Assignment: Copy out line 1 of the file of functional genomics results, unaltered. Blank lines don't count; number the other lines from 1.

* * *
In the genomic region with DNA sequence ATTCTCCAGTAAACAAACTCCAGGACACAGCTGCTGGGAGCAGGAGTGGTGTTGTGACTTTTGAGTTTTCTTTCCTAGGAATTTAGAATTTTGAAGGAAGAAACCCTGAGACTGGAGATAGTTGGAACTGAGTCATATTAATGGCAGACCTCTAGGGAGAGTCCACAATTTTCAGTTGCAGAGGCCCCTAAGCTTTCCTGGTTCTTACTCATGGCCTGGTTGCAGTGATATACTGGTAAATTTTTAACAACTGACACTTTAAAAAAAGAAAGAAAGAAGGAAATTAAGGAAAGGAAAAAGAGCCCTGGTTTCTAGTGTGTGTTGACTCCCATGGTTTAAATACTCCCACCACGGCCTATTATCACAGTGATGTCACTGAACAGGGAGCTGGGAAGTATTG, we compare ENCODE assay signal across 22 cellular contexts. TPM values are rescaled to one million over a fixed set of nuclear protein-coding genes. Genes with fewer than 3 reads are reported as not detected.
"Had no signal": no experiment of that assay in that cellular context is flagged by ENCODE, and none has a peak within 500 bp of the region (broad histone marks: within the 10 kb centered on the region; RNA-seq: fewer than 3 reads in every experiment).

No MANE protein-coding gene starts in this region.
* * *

In the genomic region with DNA sequence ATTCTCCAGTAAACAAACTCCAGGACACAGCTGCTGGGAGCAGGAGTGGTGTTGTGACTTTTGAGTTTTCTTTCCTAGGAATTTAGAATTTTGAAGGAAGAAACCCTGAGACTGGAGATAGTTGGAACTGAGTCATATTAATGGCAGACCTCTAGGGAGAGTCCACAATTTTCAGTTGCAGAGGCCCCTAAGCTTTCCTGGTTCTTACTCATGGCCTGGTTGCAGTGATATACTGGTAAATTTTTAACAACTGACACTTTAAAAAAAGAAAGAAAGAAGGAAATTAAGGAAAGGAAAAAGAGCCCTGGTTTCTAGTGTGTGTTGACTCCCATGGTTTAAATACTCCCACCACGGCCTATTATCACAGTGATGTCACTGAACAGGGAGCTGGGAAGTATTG, we compare ENCODE assay signal across 22 cellular contexts. TPM values are rescaled to one million over a fixed set of nuclear protein-coding genes. Genes with fewer than 3 reads are reported as not detected.